One aspect of summer, my husband Geoff, a T7-8 level paraplegic, absolutely loves is playing outside, fishing and biking with our children. One thing he hates but accepts, given the amount of time he spends in the sun, is applying sunblock. Like many wheelchair users, any time one applies lotion to one’s hands they then attract every single dirt particle and dog hair within a three-mile radius. Yes, he could use gloves to apply sunblock, but that’s just one extra step. Instead, he has convinced our children to sunblock him, and it’s a hilarious undertaking to hear them together in the kitchen or our bedroom.“No, Dad, I’m going to rub that in, just give me a minute. Close your eyes. Lift your arm. Do you want the spray or the cream on your face? Mom says the cream is better for your face, but spray is easier on legs.”T hey are 8 and 9 years old, and they’ve taken one task off my hands. Thank you, offspring!
But to bike together in the summer is just about the best recreation ever. We can bike to art camp or to ice cream or even to Loon Mountain or Cannon Mountain. We might even see a moose or a black bear along the trail. Geoff uses a handcycle and, if the trail is wide enough, they take turns riding next to their dad, and he schools them in shifting gears– helping them to understand the right the time to switch. I ride “clean up” in the back just in case someone takes a spill or gets frustrated because their sibling may or may not be pedaling at the same pace. We have one who is focused on the road ahead and one who is a bit of a lollygagger, complaining that this ride is too far and he would rather be fishing.
They also are big enough now to help their dad at weekly water-skiing events, loading and unloading the wheelchair accessible barge for Eastern Adaptive Sports. The day they carried their dad’s water ski together from a shed to the boat on a 90 degree day just about caused me to cry right there on the dock. They were being helpful and responsible and part of the volunteer team along with their older friend Olivia. These kids have been watching their parents’ involvement in adaptive sports their entire lives and now they get to participate on a volunteer level. They watch students who have spinal cord injuries or cerebral palsy or autism or blindness or Down Syndrome or a multitude of other diagnoses recreate on the water, surrounded by families and volunteers and a “boatload” of life jackets and water skis, rafts, and adaptive tools to fit individual needs. Today, I watched Olivia lead a young man probably twice her age by the hand toa safe spot on the dock to rest in between runs. Pure awesomeness.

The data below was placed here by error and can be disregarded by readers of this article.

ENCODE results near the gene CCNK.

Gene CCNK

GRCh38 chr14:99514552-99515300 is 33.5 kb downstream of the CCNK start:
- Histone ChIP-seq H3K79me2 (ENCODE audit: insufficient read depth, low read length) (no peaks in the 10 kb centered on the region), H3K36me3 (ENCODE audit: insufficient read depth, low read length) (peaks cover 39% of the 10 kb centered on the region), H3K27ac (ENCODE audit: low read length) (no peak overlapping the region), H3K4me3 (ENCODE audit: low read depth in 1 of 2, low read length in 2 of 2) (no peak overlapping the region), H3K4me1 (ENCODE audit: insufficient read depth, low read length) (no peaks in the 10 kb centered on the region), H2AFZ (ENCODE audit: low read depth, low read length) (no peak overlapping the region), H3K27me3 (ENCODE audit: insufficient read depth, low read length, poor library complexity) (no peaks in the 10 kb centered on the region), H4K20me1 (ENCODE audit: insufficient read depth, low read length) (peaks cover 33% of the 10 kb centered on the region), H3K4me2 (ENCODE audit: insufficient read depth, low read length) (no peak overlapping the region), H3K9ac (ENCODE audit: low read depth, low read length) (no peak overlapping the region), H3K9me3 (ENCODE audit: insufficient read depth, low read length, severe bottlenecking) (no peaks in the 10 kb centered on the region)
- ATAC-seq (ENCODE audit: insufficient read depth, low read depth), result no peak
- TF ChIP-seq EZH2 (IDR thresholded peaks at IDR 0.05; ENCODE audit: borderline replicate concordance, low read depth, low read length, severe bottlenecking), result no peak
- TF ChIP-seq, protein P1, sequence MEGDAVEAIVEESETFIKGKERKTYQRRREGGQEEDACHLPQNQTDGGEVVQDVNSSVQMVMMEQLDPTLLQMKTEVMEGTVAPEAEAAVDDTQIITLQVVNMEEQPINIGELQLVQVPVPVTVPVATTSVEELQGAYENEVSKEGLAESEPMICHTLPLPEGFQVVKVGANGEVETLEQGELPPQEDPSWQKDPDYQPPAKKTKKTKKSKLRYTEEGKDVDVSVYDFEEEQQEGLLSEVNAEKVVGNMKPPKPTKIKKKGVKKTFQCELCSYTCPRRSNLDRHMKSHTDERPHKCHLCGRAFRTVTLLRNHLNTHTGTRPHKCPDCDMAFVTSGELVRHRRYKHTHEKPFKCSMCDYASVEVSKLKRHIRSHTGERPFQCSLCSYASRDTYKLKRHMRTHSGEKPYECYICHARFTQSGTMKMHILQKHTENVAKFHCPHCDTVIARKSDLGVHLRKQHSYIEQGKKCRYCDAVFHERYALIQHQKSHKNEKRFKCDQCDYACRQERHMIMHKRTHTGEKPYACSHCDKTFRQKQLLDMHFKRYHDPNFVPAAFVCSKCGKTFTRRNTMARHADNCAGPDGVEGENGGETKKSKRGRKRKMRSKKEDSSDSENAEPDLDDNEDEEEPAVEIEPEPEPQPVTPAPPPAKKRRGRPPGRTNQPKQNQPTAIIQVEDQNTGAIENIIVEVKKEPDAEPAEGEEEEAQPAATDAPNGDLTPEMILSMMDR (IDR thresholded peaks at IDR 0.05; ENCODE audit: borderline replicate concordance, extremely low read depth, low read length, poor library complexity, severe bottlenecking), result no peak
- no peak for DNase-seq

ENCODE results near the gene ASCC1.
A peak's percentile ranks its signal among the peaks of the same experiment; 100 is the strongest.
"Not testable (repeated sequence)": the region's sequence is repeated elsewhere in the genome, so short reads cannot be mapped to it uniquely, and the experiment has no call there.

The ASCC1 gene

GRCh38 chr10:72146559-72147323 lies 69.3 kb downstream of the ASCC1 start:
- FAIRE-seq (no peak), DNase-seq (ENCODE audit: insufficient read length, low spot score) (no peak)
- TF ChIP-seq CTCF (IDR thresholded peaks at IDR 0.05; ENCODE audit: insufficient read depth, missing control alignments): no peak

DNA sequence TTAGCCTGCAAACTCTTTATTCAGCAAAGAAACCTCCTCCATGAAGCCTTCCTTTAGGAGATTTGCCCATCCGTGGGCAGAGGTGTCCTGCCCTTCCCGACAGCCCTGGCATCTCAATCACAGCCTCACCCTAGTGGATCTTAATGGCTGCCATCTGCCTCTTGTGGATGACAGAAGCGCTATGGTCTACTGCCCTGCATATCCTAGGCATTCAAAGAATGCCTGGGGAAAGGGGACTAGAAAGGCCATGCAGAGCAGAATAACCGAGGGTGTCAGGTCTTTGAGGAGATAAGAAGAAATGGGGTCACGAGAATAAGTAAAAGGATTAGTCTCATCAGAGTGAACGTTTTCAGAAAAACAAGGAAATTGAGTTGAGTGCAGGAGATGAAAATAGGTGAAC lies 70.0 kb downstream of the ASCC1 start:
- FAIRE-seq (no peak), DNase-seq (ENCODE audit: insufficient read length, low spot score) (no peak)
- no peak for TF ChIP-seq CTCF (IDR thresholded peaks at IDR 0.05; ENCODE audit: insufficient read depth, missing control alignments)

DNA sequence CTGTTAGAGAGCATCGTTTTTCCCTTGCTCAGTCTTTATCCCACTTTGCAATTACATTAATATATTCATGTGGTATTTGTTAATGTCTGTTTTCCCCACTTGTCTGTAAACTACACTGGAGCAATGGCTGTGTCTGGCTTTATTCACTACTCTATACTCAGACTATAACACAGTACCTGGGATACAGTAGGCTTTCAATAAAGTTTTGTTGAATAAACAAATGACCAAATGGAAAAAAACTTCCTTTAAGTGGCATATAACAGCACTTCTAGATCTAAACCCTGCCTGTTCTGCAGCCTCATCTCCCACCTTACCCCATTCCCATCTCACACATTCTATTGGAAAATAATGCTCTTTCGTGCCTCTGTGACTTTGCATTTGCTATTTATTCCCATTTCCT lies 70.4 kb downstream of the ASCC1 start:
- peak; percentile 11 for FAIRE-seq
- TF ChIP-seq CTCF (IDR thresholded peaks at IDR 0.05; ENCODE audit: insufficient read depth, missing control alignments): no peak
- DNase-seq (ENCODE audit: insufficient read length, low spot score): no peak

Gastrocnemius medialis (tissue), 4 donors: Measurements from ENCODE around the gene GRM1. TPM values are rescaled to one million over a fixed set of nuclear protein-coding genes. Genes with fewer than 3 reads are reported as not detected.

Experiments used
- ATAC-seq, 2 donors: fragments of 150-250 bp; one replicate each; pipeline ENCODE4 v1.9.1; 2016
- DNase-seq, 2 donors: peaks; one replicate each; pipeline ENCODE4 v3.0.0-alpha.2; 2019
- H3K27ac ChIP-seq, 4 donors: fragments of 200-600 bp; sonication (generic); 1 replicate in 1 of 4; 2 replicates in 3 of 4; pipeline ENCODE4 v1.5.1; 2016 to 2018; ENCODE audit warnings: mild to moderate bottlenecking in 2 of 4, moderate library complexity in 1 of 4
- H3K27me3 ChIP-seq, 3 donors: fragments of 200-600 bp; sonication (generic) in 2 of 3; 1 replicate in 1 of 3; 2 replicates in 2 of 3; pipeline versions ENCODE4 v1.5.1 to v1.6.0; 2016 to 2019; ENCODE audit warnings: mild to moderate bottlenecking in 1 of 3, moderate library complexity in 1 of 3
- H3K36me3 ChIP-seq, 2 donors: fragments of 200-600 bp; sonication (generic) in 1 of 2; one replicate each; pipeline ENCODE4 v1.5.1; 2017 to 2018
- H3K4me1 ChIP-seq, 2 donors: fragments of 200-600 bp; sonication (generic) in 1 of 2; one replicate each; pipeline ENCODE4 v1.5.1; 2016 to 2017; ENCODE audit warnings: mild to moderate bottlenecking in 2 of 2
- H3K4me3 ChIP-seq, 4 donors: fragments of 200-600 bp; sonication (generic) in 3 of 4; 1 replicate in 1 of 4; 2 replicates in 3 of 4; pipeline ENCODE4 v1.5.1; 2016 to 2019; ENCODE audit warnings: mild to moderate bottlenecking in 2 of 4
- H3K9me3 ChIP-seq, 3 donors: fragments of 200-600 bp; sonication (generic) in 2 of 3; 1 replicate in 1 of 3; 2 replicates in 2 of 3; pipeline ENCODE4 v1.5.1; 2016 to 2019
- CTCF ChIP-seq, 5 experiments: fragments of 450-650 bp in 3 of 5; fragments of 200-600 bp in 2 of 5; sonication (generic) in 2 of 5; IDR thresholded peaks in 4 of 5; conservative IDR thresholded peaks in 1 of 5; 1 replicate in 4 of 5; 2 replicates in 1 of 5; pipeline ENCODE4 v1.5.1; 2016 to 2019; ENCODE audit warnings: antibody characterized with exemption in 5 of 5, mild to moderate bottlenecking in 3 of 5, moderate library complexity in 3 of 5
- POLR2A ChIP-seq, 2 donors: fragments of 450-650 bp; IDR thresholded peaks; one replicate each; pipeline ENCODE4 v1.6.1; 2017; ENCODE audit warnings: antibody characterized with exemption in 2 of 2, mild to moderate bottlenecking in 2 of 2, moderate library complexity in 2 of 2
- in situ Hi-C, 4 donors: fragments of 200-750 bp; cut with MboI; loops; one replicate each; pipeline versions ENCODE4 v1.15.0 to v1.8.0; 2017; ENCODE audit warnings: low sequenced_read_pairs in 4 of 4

And we would be remiss in this “summer blog post” if we did not discuss this year’s annual 4th of July parade followed by the annual adaptive slip n slide. We like family and neighborhood traditions, and the 4th of July is no exception. I’m pretty sure we invented the adaptive slip n slide about seven summers ago, and the kids are almost big enough to “run the rope” down the 75 feet of blue plastic without able-bodied adults. Close by not quite there yet!This year, Geoff claimed it was a little too hot at 90 degrees to bake in his 1973 Chevy Caprice convertible. When he told our children and their friends who join them “annually” for this event, our daughter said, “But, Daddy, I want to be in the parade with you like always.” I reminded him that all too quickly our children will be teenagers and one day won’t want to have anything to do with us on the 4th of July, and he should take the love while he can get it– and I would pack a cooler with wet washcloths and ice waters.He would survive yet another hot parade, and they did.
Summer days ought to be filled with sunshine and sweat and time at the river or lake with friends. Of course, there is always sunblock to apply and bug bites to scratch, but those are a small price to pay for a 4th of July parade, town traditions, and cold water on a hot day. Our dog days of summer are short, but we make the most of them. Come join us!
Heather Ehrman Krill is a writer- wife- teacher-mom who lives in the White Mountains of NH with her husband, Geoff, a paraplegic and professional skier, and their two children, Carver and Greta who are 9 and 7.Please check out her novel True North, website www.heatherkrill.com, author FB page Heather Krill, and @heatherkrill1 on Twitter.